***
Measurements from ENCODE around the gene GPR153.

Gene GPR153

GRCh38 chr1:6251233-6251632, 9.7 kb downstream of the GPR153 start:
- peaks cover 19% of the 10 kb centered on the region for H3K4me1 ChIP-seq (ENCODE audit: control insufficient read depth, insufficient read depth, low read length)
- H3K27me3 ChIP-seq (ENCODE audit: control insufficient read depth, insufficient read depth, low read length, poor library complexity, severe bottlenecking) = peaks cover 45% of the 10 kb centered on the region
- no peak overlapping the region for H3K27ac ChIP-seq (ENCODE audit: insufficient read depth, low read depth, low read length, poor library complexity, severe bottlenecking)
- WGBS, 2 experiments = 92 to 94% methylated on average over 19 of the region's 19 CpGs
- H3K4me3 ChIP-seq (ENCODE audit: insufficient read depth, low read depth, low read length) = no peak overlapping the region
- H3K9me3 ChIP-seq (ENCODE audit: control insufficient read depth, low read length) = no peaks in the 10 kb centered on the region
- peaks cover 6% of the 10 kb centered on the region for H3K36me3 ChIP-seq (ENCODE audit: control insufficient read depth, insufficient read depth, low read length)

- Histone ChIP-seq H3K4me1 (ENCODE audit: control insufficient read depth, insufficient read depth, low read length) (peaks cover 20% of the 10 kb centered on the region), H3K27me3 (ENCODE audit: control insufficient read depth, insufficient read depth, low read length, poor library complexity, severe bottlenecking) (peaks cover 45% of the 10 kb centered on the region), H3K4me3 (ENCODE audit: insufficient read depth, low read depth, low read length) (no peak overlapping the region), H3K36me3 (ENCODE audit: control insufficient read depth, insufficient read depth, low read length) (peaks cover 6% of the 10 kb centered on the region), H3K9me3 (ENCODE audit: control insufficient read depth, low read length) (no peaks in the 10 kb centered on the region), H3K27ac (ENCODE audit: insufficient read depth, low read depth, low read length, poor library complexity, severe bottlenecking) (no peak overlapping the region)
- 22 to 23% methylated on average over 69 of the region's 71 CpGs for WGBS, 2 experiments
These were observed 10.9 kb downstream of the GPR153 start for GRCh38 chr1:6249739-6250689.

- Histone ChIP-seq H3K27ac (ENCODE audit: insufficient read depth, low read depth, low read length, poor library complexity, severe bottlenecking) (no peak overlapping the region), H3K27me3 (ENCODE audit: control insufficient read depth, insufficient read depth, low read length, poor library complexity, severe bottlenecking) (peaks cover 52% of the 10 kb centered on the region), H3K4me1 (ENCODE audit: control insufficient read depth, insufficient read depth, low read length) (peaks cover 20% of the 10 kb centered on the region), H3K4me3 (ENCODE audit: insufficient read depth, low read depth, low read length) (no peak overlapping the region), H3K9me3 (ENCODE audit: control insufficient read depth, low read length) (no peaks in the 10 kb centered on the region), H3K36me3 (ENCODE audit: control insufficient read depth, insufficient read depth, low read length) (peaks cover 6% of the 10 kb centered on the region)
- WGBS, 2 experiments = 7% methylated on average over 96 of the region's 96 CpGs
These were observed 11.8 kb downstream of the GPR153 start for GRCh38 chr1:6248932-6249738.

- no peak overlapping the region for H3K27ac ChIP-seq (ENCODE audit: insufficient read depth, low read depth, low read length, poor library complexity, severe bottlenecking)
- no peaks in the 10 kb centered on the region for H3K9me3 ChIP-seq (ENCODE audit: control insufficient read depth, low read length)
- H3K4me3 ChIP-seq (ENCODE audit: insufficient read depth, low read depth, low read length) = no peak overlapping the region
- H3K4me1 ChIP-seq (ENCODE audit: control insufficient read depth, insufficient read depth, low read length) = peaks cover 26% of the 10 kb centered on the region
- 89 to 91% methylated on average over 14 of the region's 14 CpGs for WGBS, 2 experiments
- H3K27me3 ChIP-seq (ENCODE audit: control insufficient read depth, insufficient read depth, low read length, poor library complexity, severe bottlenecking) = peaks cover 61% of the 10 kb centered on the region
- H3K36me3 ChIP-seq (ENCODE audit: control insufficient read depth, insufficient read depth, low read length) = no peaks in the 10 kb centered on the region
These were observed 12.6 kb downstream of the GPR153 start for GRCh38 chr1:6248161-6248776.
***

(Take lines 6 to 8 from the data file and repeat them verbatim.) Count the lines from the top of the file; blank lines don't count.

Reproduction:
- no peak overlapping the region for H3K27ac ChIP-seq (ENCODE audit: insufficient read depth, low read depth, low read length, poor library complexity, severe bottlenecking)
- WGBS, 2 experiments = 92 to 94% methylated on average over 19 of the region's 19 CpGs
- H3K4me3 ChIP-seq (ENCODE audit: insufficient read depth, low read depth, low read length) = no peak overlapping the region